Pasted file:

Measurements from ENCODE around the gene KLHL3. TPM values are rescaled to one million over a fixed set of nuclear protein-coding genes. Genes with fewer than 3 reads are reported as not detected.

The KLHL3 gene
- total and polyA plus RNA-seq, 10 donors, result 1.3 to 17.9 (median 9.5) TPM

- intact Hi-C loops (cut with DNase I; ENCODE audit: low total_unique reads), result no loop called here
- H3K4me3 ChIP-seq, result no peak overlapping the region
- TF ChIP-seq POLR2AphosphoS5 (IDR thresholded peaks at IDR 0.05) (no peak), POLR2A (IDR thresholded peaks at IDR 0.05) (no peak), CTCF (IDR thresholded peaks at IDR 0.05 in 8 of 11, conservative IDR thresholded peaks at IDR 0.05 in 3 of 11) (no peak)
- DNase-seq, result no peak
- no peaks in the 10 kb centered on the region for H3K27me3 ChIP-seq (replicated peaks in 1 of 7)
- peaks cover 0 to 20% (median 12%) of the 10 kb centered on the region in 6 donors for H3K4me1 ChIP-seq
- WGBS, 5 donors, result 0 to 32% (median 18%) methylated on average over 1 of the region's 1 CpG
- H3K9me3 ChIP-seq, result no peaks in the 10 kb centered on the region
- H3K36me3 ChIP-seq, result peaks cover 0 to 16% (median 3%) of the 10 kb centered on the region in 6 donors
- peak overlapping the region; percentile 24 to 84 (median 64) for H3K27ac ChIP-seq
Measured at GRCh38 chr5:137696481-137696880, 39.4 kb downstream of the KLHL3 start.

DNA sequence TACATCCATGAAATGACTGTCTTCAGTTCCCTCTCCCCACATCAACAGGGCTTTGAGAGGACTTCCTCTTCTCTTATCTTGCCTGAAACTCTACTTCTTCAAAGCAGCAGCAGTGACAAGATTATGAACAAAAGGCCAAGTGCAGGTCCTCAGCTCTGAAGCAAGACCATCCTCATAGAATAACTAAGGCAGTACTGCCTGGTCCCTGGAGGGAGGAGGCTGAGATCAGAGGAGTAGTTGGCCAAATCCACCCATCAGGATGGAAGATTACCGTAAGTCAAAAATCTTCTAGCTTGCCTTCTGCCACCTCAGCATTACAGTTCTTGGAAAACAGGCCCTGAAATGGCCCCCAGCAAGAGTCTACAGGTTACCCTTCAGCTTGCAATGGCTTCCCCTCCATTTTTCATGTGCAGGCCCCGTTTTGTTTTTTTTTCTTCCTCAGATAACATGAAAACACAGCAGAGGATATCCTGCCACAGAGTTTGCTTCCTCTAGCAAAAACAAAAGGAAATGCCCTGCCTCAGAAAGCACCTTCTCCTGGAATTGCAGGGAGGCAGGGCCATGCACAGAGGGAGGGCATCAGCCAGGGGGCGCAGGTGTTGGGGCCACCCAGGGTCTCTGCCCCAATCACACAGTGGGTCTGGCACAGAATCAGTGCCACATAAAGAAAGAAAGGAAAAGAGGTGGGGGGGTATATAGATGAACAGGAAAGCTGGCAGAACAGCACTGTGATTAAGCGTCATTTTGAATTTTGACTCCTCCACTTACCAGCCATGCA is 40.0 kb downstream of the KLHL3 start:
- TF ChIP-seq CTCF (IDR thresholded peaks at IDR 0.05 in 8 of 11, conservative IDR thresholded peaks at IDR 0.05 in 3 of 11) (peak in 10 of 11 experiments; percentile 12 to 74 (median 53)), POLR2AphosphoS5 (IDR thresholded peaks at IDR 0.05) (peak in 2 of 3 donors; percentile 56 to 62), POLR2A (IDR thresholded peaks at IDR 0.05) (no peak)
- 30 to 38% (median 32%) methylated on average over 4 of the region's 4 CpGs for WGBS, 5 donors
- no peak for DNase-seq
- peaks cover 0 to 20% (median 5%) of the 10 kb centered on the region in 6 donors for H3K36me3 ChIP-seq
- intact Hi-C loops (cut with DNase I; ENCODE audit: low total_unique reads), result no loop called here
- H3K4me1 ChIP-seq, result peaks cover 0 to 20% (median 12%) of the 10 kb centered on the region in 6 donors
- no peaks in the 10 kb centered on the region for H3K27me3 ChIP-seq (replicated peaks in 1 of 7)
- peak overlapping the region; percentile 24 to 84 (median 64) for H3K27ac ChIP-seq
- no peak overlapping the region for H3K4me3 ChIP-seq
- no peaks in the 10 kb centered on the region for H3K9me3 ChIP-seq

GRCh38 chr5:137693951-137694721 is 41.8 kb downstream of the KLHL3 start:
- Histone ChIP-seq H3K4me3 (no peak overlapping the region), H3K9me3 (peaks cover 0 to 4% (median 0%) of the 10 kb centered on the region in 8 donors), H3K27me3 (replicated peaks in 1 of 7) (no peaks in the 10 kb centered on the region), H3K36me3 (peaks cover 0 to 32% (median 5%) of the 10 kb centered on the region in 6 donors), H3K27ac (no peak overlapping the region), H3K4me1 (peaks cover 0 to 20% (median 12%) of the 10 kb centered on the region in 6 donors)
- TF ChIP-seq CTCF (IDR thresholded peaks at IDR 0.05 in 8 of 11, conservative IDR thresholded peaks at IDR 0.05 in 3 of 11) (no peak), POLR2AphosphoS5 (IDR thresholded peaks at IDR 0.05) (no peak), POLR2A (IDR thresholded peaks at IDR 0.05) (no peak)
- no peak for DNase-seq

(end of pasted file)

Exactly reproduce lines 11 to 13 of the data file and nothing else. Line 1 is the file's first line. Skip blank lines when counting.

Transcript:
- H3K9me3 ChIP-seq, result no peaks in the 10 kb centered on the region
- H3K36me3 ChIP-seq, result peaks cover 0 to 16% (median 3%) of the 10 kb centered on the region in 6 donors
- peak overlapping the region; percentile 24 to 84 (median 64) for H3K27ac ChIP-seq